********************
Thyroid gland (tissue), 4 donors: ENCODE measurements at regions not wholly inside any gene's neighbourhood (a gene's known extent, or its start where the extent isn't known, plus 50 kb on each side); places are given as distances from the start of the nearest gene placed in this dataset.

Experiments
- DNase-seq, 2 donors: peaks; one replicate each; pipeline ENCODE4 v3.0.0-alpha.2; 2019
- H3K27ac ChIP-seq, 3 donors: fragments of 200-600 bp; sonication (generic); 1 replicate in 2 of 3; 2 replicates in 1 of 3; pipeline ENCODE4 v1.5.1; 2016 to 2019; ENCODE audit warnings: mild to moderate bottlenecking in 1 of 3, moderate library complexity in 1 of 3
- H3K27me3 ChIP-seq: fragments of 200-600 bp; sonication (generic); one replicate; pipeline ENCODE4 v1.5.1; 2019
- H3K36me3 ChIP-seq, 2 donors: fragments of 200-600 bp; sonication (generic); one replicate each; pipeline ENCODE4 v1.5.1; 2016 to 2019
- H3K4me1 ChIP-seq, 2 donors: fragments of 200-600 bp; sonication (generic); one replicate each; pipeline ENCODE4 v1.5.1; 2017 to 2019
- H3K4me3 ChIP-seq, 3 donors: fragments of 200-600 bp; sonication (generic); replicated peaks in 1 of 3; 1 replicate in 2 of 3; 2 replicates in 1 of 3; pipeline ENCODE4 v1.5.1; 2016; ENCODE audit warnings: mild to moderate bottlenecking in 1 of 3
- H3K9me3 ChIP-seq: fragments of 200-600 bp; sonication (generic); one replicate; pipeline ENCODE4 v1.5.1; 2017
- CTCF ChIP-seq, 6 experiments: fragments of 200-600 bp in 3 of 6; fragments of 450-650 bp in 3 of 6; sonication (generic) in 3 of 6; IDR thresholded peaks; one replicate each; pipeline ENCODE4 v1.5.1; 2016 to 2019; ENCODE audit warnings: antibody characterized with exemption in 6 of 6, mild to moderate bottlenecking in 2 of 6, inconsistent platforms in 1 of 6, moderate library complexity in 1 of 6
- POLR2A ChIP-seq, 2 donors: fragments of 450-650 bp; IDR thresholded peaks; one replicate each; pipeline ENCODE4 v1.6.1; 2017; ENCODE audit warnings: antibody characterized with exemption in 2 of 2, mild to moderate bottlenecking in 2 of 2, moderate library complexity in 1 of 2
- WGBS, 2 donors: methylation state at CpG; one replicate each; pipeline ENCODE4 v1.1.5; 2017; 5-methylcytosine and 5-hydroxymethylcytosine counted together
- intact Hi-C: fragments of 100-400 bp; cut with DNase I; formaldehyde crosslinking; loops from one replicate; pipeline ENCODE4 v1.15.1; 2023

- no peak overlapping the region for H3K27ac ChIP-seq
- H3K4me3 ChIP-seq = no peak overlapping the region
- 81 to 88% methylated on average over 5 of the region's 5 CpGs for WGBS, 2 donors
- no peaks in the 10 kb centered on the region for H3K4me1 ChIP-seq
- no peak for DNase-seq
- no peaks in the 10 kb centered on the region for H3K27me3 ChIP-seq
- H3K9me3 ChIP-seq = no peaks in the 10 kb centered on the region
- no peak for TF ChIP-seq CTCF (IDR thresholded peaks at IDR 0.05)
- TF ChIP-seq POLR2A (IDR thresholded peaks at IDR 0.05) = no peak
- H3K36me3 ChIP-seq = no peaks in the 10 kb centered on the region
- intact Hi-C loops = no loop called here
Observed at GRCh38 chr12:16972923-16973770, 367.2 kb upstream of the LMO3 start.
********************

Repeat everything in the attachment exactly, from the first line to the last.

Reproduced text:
Thyroid gland (tissue), 4 donors: ENCODE measurements at regions not wholly inside any gene's neighbourhood (a gene's known extent, or its start where the extent isn't known, plus 50 kb on each side); places are given as distances from the start of the nearest gene placed in this dataset.

Experiments
- DNase-seq, 2 donors: peaks; one replicate each; pipeline ENCODE4 v3.0.0-alpha.2; 2019
- H3K27ac ChIP-seq, 3 donors: fragments of 200-600 bp; sonication (generic); 1 replicate in 2 of 3; 2 replicates in 1 of 3; pipeline ENCODE4 v1.5.1; 2016 to 2019; ENCODE audit warnings: mild to moderate bottlenecking in 1 of 3, moderate library complexity in 1 of 3
- H3K27me3 ChIP-seq: fragments of 200-600 bp; sonication (generic); one replicate; pipeline ENCODE4 v1.5.1; 2019
- H3K36me3 ChIP-seq, 2 donors: fragments of 200-600 bp; sonication (generic); one replicate each; pipeline ENCODE4 v1.5.1; 2016 to 2019
- H3K4me1 ChIP-seq, 2 donors: fragments of 200-600 bp; sonication (generic); one replicate each; pipeline ENCODE4 v1.5.1; 2017 to 2019
- H3K4me3 ChIP-seq, 3 donors: fragments of 200-600 bp; sonication (generic); replicated peaks in 1 of 3; 1 replicate in 2 of 3; 2 replicates in 1 of 3; pipeline ENCODE4 v1.5.1; 2016; ENCODE audit warnings: mild to moderate bottlenecking in 1 of 3
- H3K9me3 ChIP-seq: fragments of 200-600 bp; sonication (generic); one replicate; pipeline ENCODE4 v1.5.1; 2017
- CTCF ChIP-seq, 6 experiments: fragments of 200-600 bp in 3 of 6; fragments of 450-650 bp in 3 of 6; sonication (generic) in 3 of 6; IDR thresholded peaks; one replicate each; pipeline ENCODE4 v1.5.1; 2016 to 2019; ENCODE audit warnings: antibody characterized with exemption in 6 of 6, mild to moderate bottlenecking in 2 of 6, inconsistent platforms in 1 of 6, moderate library complexity in 1 of 6
- POLR2A ChIP-seq, 2 donors: fragments of 450-650 bp; IDR thresholded peaks; one replicate each; pipeline ENCODE4 v1.6.1; 2017; ENCODE audit warnings: antibody characterized with exemption in 2 of 2, mild to moderate bottlenecking in 2 of 2, moderate library complexity in 1 of 2
- WGBS, 2 donors: methylation state at CpG; one replicate each; pipeline ENCODE4 v1.1.5; 2017; 5-methylcytosine and 5-hydroxymethylcytosine counted together
- intact Hi-C: fragments of 100-400 bp; cut with DNase I; formaldehyde crosslinking; loops from one replicate; pipeline ENCODE4 v1.15.1; 2023

- no peak overlapping the region for H3K27ac ChIP-seq
- H3K4me3 ChIP-seq = no peak overlapping the region
- 81 to 88% methylated on average over 5 of the region's 5 CpGs for WGBS, 2 donors
- no peaks in the 10 kb centered on the region for H3K4me1 ChIP-seq
- no peak for DNase-seq
- no peaks in the 10 kb centered on the region for H3K27me3 ChIP-seq
- H3K9me3 ChIP-seq = no peaks in the 10 kb centered on the region
- no peak for TF ChIP-seq CTCF (IDR thresholded peaks at IDR 0.05)
- TF ChIP-seq POLR2A (IDR thresholded peaks at IDR 0.05) = no peak
- H3K36me3 ChIP-seq = no peaks in the 10 kb centered on the region
- intact Hi-C loops = no loop called here
Observed at GRCh38 chr12:16972923-16973770, 367.2 kb upstream of the LMO3 start.